Sunday, December 21, 2008

"He was born of the Virgin Mary..."

By the power of the Holy Spirit, (BOW)
He was born of the Virgin Mary
And became man

Every missal I've seen includes an italicized "BOW" at this part of the Creed, yet few people do it. I see nearly everyone genuflect before entering a pew (which isn't in the missal), but hardly anyone make a bow during the Creed. I can only assume that few people have used a missal. I'll further assume that even fewer know why to bow.

For years, I've bowed at that point because the missal told me to do so, but I didn't know why. I realized during mass today why we bow, so I thought I'd share.

The readings about ''Mary as the Ark of the New Covenant'' were a good primer for this train of thought, as well as the priest reading an excerpt from Cardinal Ratzinger's "Blessings of Christmas". Here's the quote that finished my train of thought:

What can we offer you, O Christ, for having been born for us on earth as a Man? Each creature, the work of your hands, offers you a sign of gratitude: the angels, their hymn; the heavens, the star; the Magi, their gifts; the shepherds, their admiration; the earth, the cave; the desert, the manger; and all mankind, we offer you a virgin mother. --Blessings of Christmas
King David's "Who am I that the Ark of the Lord should come to me?", the angel's "Hail Mary" greeting, along with the signs of gratitude from the quote (hymn, star, gifts, etc) all painted a picture in my head of the joy on Earth as everything bowed at Jesus's birth.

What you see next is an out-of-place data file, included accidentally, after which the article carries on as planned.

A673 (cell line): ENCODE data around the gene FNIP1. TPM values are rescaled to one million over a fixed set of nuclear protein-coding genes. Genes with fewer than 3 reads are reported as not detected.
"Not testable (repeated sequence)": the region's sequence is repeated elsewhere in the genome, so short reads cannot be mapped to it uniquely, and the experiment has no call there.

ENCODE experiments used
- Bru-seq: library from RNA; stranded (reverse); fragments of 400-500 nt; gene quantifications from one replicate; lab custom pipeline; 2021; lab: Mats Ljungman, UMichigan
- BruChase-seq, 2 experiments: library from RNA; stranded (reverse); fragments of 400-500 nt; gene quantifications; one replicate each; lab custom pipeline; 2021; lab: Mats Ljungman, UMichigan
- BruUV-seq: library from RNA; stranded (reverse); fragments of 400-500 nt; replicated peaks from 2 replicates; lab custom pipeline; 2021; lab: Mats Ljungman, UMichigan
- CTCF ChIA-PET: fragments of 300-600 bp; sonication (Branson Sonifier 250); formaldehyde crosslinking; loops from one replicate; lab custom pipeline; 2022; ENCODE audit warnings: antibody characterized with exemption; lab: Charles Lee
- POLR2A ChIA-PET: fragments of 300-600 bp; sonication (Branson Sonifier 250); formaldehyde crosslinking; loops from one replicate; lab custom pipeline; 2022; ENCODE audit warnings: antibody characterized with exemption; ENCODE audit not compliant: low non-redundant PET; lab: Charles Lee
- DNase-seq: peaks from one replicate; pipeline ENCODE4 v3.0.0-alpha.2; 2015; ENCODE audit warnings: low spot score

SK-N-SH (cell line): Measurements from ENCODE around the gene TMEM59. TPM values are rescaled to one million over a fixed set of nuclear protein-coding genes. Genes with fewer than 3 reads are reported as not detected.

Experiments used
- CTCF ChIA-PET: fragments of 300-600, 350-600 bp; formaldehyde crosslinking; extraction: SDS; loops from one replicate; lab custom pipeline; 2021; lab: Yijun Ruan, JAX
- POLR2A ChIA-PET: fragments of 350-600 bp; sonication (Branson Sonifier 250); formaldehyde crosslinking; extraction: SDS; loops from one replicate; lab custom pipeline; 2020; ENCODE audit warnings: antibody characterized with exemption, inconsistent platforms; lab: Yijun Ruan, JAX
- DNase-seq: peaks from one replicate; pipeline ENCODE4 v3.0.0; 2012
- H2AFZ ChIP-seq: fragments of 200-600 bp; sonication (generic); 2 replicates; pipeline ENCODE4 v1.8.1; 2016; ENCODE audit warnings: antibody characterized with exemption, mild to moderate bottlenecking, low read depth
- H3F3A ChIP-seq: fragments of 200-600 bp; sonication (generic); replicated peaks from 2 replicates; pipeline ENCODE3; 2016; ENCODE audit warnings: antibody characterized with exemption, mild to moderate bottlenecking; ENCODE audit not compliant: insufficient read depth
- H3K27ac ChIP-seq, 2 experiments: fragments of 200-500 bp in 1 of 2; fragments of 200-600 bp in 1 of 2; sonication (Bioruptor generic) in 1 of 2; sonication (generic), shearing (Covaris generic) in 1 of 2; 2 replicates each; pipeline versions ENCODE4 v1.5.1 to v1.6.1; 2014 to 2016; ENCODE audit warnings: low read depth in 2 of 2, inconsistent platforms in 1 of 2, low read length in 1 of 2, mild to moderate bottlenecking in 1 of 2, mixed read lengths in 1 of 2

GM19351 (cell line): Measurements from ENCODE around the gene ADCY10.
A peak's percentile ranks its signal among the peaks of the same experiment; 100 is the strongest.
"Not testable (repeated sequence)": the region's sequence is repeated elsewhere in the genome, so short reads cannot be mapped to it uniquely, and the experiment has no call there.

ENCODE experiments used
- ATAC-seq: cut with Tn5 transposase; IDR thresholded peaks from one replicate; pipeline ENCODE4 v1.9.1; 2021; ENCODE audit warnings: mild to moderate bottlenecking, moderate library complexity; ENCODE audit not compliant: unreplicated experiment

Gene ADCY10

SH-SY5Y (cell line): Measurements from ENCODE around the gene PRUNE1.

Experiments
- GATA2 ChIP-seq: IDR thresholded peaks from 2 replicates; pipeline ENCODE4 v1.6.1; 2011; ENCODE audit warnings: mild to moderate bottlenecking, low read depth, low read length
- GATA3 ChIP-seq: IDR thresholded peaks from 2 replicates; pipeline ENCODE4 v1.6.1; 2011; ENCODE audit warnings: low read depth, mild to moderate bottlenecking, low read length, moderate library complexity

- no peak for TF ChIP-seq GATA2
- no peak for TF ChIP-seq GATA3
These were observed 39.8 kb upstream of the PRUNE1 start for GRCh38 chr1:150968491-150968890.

And at that point I remembered the words from the Creed: "By the power of the Holy Spirit, He was born of the Virgin Mary and became man..." This may sound obvious, but I hadn't connected the two until today: that line of the Creed is describing Christmas. And that is why we bow. We weren't around at the first Christmas, so we missed our chance to join the angels and the heavens and the shepherds as they bowed before the newborn King. But we do have a chance to join everyone from our generation in bowing every Sunday as we recite the Creed.

There. Now don't you feel better about bowing now that you know why we bow? And FYI, at Christmas, instead of bowing, we genuflect.

3 comments:

Nathan said...

Thank you, Harvey, that was quite lovely. Hmm... since when do I say lovely? I must be up too late. Well, it was nice anyway.

Nathan said...

I just noticed that this blog is in a different time zone! My clock says 11:22 PM.

Stephanie said...

I never knew why we bowed either. Thank you for sharing that.